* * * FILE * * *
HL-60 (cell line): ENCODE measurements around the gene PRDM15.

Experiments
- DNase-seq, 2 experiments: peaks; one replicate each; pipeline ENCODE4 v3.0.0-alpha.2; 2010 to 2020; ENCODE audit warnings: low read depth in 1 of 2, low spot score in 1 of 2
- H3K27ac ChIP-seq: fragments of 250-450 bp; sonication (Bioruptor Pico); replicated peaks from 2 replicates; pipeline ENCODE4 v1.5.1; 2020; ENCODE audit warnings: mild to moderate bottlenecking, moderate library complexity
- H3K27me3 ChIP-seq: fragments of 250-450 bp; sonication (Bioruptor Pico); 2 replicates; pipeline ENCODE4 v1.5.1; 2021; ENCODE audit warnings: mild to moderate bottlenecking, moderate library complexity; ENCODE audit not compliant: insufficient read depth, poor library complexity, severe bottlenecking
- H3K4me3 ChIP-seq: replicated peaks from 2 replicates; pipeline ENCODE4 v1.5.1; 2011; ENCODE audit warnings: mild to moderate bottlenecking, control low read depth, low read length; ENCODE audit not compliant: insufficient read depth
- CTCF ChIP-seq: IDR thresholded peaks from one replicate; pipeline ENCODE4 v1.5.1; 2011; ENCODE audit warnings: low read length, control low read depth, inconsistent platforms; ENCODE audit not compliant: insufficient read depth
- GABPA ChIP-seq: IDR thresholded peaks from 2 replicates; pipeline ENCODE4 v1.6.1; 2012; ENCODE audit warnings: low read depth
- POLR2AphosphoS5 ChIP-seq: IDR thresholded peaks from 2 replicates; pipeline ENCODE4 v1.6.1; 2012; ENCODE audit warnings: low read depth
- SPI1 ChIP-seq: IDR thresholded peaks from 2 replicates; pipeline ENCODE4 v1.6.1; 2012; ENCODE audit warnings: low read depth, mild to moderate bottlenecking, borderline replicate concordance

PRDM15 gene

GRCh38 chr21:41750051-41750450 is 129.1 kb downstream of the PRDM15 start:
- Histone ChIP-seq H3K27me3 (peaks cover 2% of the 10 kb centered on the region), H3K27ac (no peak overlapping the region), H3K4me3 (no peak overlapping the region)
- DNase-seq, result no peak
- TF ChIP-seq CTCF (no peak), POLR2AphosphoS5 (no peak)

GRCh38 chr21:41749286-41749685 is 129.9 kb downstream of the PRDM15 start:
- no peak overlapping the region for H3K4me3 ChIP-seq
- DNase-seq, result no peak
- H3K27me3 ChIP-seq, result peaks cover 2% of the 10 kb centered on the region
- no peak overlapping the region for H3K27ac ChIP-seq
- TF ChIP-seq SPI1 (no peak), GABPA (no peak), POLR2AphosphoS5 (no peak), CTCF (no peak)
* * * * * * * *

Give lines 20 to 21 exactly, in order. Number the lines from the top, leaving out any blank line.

- no peak overlapping the region for H3K27ac ChIP-seq
- TF ChIP-seq SPI1 (no peak), GABPA (no peak), POLR2AphosphoS5 (no peak), CTCF (no peak)